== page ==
‘The kindled terraces are bare’

Light into the olive entered / and was oil…» begins the first stanza of the first poem («After Greece» by James Merrill) in «Kindled Terraces: American Poets in Greece,» an anthology, published by Truman State University Press, comprising the work of 40 American poets, all influenced in some way by having visited or lived in Greece. The book’s 230 pages contain over 130 poems in a wide variety of styles – free verse, couplet, four-line stanza, rhyme and experimental – far too much to do justice to here. There are many that express or describe things we consider quintessentially Greek: «The temple over there is doing rather well, I think / a small neat pile, all its very own / and as the stand of pine that frames it dwindles / it’s forced to maintain increasingly alone / whatever ambience one might attribute to that place – / each year’s postcards show a boost in unassisted dignity» («A Temple,» Philip Ramp). Others contrast the traditional with contemporary life: «A tinkle of goats on the cliffside. Here urban man / Makes his moon landing, cocooned in a high-tech bubble / Immune yet exposed, pursuing some alien plan / But still walking warily, bent on avoiding trouble» («Ikaria,» Peter Green). Still others allow us to vicariously observe a moving sight: «The few oil-grey dolphins that teased the bow / submerge with deft fluke strokes. / Slapping each wet hurdle, spray spatters me. / I lick the salt from my knuckles («Crossing the Strait,» Nicholas Samaras). In his introduction, editor (and contributor) Don Schofield readily admits the difficulties he faced in choosing the works and authors: «I wanted to include poets from the 1950s to the present in order to show how rich and vital writing out of the Greek experience has become. Far more difficult was deciding whom to consider an ‘American’ poet. Any line I drew wound up excluding important figures. Ultimately, I decided not to include poets living in America who were born in Greece.» Many of those included have made their lives here or have spent much time in the country. Schofield and the publishers must also be commended for the care given to the layout. The table of contents is organized by poet and lists the title of each poem. In addition, at the back lie an index of first lines, a list of authors, a section of permissions and short biographies of each contributor (see box). And in the main text, each writer’s section begins with a photo of the poet and a short expository piece about how the country influenced their work. These are as interesting as the poems themselves; they refer to personal experiences, Greece’s long history, mythology, and the classics: «One of the most striking impressions certainly was the recognition of how widely known and deeply respected Greek poets are in their homeland, by cobblers and ships’ crews, by taxi drivers and clerks. Even a poet as complex as Ritsos is as integral to the culture as rock stars are in the United States» (William Pitt Root). «Here more than elsewhere you remember that all literature is, to the reader, contemporaneous» (A.E. Stallings). And because anyone who travels does so with his or her own cultural bias, this contrast is also reflected in the poems. «Seeing me regularly / in the hills with / my stick and dog / the locals must think: / Why doesn’t he just get / some goats and make / himself useful? («In the Weather,» Mark Sargent). «I wear slacks every day, teach Gatsby / to a class of Yiannakis and Marias… / Hester loves the Parthenon, its broken columns with letters / she can touch. Emily circles the Tower of the Winds, / clicking snapshots. Walt hears wind in an Aleppo pine» («Teaching High School in Greece,» Don Schofield). «A sideways flicker, half headshake of doubt – / meaning, confusedly, assent – fills out / the scant wardrobe of gesture I still use. / It clings by habit now» («More Enterprise,» James Merrill). «Even the days of the week have fled for the islands. / In the broken shadow of ruins, tourists huddle. / The citizens have vanished, melted away / In August’s neutron bomb, its blinding silence» («Athens, August,» A.E. Stallings). Whether distant observation, whimsy or the evocation of something much more personal, this anthology is rich in experience, sweat and inspiration; all culled from having visited these shores, possibly deciding to stay, but in any case, changed by the encounter. Schofield writes, «Living in the mesmerizing light of the Aegean, among people whose lives seemed attuned to the natural rhythms of the seasons and the rituals connected to them, these sojourners saw writing not as a career choice, but as a sacred act as timeless and essential as drawing water from a well.» «The lost skyline, the olive window-frames, / the beauty buried below the cinders / are swept again by salt and light – / the kindled terraces are bare, / the avenues narrow enough / to hold you near me / as I touch your hair / and breathe your ancient name in Akrotiri» («Akrotiri,» Michael Waters). «Kindled Terraces: American Poets in Greece,» edited by Don Schofield and published by Truman State University Press. Distributed in Europe by Gazelle-Drake Academic, UK.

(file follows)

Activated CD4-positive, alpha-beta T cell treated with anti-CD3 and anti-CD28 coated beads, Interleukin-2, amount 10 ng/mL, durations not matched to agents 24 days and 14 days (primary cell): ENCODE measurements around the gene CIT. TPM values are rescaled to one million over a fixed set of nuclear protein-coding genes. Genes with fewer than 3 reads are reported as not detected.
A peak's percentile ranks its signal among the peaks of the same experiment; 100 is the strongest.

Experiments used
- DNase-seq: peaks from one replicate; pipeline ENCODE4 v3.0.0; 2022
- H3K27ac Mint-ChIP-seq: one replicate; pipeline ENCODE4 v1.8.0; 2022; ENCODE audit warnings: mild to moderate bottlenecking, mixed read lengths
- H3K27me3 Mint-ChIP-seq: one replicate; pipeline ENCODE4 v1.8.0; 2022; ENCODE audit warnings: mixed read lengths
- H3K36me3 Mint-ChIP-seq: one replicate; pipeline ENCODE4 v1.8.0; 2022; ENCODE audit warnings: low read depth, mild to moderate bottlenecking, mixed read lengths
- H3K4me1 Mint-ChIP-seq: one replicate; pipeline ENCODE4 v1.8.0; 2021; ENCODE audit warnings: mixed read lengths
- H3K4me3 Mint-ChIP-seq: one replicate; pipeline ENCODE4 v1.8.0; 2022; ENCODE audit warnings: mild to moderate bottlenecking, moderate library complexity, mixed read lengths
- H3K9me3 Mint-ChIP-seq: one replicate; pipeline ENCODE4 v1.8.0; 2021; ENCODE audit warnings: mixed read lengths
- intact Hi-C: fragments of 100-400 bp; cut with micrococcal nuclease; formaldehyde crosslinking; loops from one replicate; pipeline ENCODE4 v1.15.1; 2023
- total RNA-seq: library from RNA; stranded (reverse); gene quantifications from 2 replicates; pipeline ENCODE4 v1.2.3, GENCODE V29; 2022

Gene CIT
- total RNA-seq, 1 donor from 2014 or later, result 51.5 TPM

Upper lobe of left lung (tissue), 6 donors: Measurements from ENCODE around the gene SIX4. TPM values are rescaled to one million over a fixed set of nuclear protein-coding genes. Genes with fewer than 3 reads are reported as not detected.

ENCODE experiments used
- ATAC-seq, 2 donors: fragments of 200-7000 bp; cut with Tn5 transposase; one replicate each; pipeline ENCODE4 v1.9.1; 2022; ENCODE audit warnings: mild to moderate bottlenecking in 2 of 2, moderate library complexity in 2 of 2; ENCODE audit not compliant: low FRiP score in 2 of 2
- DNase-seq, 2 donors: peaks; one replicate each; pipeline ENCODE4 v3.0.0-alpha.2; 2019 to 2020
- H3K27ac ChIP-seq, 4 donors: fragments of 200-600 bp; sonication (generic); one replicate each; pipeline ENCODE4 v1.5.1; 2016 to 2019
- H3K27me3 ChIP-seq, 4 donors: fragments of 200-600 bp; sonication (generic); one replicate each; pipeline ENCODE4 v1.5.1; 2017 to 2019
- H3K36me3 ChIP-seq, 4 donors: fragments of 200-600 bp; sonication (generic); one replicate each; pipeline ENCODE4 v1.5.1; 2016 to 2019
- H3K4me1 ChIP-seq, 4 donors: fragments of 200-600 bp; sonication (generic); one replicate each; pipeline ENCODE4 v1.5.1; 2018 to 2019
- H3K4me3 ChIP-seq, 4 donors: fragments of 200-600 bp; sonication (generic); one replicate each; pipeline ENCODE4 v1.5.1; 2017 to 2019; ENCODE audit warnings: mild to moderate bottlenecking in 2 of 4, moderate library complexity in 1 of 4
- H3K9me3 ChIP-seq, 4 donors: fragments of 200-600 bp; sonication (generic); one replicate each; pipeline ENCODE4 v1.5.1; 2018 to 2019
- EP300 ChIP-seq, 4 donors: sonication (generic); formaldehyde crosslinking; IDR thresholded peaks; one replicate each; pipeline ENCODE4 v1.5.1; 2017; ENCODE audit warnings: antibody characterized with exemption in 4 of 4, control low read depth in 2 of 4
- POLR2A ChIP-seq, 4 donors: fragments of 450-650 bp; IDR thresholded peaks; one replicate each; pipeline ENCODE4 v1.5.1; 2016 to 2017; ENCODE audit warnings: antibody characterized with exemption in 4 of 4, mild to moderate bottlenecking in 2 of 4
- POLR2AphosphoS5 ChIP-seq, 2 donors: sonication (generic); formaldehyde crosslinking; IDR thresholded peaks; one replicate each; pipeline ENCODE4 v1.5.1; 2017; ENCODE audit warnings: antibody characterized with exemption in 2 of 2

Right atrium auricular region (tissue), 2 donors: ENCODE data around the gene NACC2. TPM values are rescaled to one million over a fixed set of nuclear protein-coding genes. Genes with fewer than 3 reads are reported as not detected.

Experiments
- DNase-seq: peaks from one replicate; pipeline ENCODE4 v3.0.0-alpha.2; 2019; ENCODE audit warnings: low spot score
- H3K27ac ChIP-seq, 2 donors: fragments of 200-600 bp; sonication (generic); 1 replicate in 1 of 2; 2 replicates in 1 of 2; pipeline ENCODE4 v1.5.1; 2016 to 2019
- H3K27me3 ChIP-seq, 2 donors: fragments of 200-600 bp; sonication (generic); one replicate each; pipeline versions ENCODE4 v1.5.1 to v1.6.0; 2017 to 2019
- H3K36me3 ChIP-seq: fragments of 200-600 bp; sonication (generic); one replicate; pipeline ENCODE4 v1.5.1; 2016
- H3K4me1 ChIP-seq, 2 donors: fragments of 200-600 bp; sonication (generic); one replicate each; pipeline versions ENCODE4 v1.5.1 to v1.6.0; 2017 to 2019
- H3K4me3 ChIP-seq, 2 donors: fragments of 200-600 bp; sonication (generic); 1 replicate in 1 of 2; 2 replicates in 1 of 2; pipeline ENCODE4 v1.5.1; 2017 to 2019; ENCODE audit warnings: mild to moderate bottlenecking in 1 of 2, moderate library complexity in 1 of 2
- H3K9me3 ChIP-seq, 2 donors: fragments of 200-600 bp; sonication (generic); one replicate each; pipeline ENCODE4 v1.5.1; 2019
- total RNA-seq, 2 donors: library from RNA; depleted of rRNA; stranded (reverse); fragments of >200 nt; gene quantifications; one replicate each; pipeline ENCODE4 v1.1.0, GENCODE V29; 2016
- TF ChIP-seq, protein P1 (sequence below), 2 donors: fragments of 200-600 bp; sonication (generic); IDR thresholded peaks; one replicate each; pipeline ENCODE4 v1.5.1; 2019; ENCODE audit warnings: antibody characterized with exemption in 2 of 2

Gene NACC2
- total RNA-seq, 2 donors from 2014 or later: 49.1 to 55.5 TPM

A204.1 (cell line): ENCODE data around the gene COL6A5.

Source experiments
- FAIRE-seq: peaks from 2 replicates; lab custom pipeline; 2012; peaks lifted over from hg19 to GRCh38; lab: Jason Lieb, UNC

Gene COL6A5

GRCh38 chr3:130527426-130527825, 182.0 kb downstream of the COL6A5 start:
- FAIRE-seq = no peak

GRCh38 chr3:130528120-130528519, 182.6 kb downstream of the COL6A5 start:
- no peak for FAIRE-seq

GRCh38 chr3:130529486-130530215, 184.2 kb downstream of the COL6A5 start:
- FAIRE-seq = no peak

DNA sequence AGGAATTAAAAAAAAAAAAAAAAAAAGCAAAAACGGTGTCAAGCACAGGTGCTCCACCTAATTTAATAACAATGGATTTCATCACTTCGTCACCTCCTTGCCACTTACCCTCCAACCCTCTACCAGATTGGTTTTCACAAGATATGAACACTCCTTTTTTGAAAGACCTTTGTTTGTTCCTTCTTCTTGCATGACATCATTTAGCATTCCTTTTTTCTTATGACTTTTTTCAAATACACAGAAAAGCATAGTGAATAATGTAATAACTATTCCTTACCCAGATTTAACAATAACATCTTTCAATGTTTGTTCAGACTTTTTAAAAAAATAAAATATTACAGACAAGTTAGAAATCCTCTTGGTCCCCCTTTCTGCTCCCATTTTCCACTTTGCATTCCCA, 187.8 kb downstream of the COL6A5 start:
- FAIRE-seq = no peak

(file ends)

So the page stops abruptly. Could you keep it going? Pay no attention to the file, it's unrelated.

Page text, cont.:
Subscribe to our Newsletters

Enter your information below to receive our weekly newsletters with the latest insights, opinion pieces and current events straight to your inbox.

By signing up you are agreeing to our Terms of Service and Privacy Policy.